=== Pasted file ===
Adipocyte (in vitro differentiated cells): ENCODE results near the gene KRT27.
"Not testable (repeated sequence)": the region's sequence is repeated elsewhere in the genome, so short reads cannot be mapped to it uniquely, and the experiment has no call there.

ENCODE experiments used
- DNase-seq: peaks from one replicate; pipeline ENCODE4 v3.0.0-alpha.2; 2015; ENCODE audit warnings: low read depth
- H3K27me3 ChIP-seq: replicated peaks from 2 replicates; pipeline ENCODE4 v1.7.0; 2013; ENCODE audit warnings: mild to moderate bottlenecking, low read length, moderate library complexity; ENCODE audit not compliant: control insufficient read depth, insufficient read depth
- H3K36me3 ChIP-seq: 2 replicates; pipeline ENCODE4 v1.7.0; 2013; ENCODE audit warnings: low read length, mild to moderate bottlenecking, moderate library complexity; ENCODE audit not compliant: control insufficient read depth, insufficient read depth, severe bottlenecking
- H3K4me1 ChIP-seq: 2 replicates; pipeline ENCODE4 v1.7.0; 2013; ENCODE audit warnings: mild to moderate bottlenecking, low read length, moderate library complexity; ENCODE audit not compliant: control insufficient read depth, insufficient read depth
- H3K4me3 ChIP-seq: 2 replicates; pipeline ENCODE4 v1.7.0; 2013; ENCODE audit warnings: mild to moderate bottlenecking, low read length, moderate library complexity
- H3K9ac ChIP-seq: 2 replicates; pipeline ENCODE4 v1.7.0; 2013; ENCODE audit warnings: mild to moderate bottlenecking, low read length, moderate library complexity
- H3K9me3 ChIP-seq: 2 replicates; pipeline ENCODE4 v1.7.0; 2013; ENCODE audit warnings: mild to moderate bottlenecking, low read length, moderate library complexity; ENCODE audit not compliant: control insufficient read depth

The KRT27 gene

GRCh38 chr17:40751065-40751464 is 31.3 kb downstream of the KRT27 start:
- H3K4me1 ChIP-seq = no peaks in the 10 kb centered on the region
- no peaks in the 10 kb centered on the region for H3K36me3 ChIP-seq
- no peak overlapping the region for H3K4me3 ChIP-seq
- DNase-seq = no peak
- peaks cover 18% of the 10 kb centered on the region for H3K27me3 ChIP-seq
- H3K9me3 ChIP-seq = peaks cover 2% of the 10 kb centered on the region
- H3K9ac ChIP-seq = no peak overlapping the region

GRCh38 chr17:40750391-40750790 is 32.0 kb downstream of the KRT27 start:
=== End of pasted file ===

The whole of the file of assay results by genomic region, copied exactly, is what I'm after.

Adipocyte (in vitro differentiated cells): ENCODE results near the gene KRT27.
"Not testable (repeated sequence)": the region's sequence is repeated elsewhere in the genome, so short reads cannot be mapped to it uniquely, and the experiment has no call there.

ENCODE experiments used
- DNase-seq: peaks from one replicate; pipeline ENCODE4 v3.0.0-alpha.2; 2015; ENCODE audit warnings: low read depth
- H3K27me3 ChIP-seq: replicated peaks from 2 replicates; pipeline ENCODE4 v1.7.0; 2013; ENCODE audit warnings: mild to moderate bottlenecking, low read length, moderate library complexity; ENCODE audit not compliant: control insufficient read depth, insufficient read depth
- H3K36me3 ChIP-seq: 2 replicates; pipeline ENCODE4 v1.7.0; 2013; ENCODE audit warnings: low read length, mild to moderate bottlenecking, moderate library complexity; ENCODE audit not compliant: control insufficient read depth, insufficient read depth, severe bottlenecking
- H3K4me1 ChIP-seq: 2 replicates; pipeline ENCODE4 v1.7.0; 2013; ENCODE audit warnings: mild to moderate bottlenecking, low read length, moderate library complexity; ENCODE audit not compliant: control insufficient read depth, insufficient read depth
- H3K4me3 ChIP-seq: 2 replicates; pipeline ENCODE4 v1.7.0; 2013; ENCODE audit warnings: mild to moderate bottlenecking, low read length, moderate library complexity
- H3K9ac ChIP-seq: 2 replicates; pipeline ENCODE4 v1.7.0; 2013; ENCODE audit warnings: mild to moderate bottlenecking, low read length, moderate library complexity
- H3K9me3 ChIP-seq: 2 replicates; pipeline ENCODE4 v1.7.0; 2013; ENCODE audit warnings: mild to moderate bottlenecking, low read length, moderate library complexity; ENCODE audit not compliant: control insufficient read depth

The KRT27 gene

GRCh38 chr17:40751065-40751464 is 31.3 kb downstream of the KRT27 start:
- H3K4me1 ChIP-seq = no peaks in the 10 kb centered on the region
- no peaks in the 10 kb centered on the region for H3K36me3 ChIP-seq
- no peak overlapping the region for H3K4me3 ChIP-seq
- DNase-seq = no peak
- peaks cover 18% of the 10 kb centered on the region for H3K27me3 ChIP-seq
- H3K9me3 ChIP-seq = peaks cover 2% of the 10 kb centered on the region
- H3K9ac ChIP-seq = no peak overlapping the region

GRCh38 chr17:40750391-40750790 is 32.0 kb downstream of the KRT27 start: